and clinics. He proudly showed us a recently built suspension bridge crossing a
wide river; without it part of the district is simply cut off for 3 months a
year. It demonstrated the difficulty of achieving projects like this in a poor
country; it would not have been built without the World Bank providing the
We also visited Mirpur and met the City Administrator. Mirpur is one of the
most prosperous areas and has links with Birmingham and Oldham. Indeed the Lord
Mayor of Birmingham was visiting at the same time as us. A big problem for the
town was its sanitation system - designed for a population of 20,000 which had
now reached 100,000. From what the City Administrator told us and what we saw
there was much business development going on. The town was engaged in teacher
exchanges with Oldham. Generally they needed more technical assistance to
exploit fully their growing wealth. They had a novel way of dealing with
homeless people - simply give them a plot of land which they could use as they
wished whether by just pitching a tent or by building a house. A fascinating
insight was given into how food production is being increased across Azad
Kashmir through the Food and Livestock Department, e.g. through cross breeding
of cattle. Our final visit to see how a council worked was at Dinga. The Mayor
had lived in Nelson and Bolton in the 1960's and 1970's and we met most of the
council. The town has two councillors who must be women and one councillor who
must be non-Muslim.
We saw a wide range of schools. The report of the Education group deals with
the education issues arising. None of us could fail to be impressed by the
obvious dedication of the teachers under what is clearly an under-resourced
system. Classrooms were often over-crowded with antiquated furniture and there
was the bare minimum of teaching materials. Many of the buildings were in need
There was a general recognition from the people we spoke to that education
was a priority for the country and vital for it to advance.
Likewise we visited a range of health facilities. There is no national health
system as in this country and provision is piecemeal. As with schools, buildings
were often in a poor condition and equipment minimal. Generally it seemed that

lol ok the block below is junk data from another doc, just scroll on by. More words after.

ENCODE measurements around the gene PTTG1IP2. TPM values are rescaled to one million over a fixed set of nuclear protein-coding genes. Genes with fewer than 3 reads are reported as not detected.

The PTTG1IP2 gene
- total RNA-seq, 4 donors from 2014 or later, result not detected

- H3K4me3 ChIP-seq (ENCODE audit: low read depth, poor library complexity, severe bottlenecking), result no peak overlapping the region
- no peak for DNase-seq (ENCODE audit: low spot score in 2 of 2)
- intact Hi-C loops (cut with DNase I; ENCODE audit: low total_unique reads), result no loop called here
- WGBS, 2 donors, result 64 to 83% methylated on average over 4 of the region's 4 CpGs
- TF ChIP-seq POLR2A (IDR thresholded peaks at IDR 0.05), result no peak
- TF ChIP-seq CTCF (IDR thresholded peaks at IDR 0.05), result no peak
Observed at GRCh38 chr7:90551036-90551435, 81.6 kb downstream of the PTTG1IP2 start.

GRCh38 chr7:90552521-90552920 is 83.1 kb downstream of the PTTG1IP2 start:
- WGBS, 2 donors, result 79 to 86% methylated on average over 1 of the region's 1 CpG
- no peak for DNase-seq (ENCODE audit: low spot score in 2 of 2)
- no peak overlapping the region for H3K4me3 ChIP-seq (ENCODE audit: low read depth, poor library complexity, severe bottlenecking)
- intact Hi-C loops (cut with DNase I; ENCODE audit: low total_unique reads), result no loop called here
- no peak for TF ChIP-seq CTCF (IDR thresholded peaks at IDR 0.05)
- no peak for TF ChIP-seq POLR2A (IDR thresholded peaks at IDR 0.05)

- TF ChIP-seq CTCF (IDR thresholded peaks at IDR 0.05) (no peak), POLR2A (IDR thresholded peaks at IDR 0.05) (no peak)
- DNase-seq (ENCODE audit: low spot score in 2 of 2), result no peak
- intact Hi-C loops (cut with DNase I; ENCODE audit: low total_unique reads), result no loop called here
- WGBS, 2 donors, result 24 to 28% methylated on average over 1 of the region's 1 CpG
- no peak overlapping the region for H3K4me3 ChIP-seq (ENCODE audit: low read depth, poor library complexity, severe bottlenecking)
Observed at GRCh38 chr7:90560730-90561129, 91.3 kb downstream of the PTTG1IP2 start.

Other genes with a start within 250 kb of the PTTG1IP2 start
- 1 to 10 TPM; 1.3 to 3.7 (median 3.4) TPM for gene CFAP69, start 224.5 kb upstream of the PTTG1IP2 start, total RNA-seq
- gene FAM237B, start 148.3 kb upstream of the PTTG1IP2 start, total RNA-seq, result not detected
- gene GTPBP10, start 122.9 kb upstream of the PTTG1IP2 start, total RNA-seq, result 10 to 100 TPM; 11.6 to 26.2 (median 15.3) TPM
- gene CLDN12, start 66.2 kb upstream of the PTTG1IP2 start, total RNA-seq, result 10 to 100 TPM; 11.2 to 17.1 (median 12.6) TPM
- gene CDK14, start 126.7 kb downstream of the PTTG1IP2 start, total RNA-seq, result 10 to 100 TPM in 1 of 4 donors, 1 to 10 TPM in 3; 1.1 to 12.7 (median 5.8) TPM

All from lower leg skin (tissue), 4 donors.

only the basic level of care could be provided, through the dedication of nurses
and doctors. There were massive problems in the way of better provision, apart
from the finance required. Even such things as patients' record keeping was
virtually impossible and every time a person visited a clinic the only way was
to treat them as a new referral.
The report of the Health Group deals with the issues in health provision in
Pakistan's transport infrastructure is very limited. One of the railway lines
runs from north to south, a legacy of the British Army's occupation. A motorway
has recently been built from Islamabad to Lahore. We travelled on it and as yet
it seems very underused, perhaps because there are few links into it. It is an
interesting example of what in this country we would call a 'private finance
initiative'. It was built by the car manufacturers Daewoo who will maintain it
and keep the toll charges for eleven years. After that it will be handed over to
Other roads are generally in poor condition in our terms, usually a narrow
strip of tarmac in the middle with dirt and gravel on either side. Oncoming
drivers challenge you for the available tarmac! In the north of Azad Kashmir the
road through the mountains is a hair-raising series of hairpin bends and steep
climbs. It was built by the British Army and now the Pakistan forces maintain it
and clear the snow because it is such a vital route for them.
Roads in the cities are somewhat better. Islamabad is modern, built on a grid
pattern and has impressive wide boulevards. Lahore is currently undertaking an
extensive road building programme and its Lord Mayor boasted of 385 new roads
created in 365 days. We saw some of this going on with soldiers as the workmen.
Needless to say traffic conditions are generally chaotic. Brightly coloured
lorries and buses, private cars, bicycles, donkeys and carts, rickshaws all
compete for the available space. In Lahore and Rawalpindi it was evident that
gridlock was the frequent result, with everyone edging forward inch by inch.
Anyone with a horn uses it at every opportunity.
We gained an insight into policing both in urban and rural areas.
The most immediate thing to strike us was that all policemen routinely carry
rifles, are dressed in military style uniforms, and generally drive around in
We received a fascinating talk from the Assistant Chief of Police in Lahore
about the problems they face. The biggest is traffic control and the force is
lagging behind in terms of mobility, specialised equipment and financed and
manpower resources. Many of their policemen spend many long hours on traffic
control duty, for very poor pay. On the spot fines have recently been introduced
in the city, and new traffic management measures such as bus lanes and parking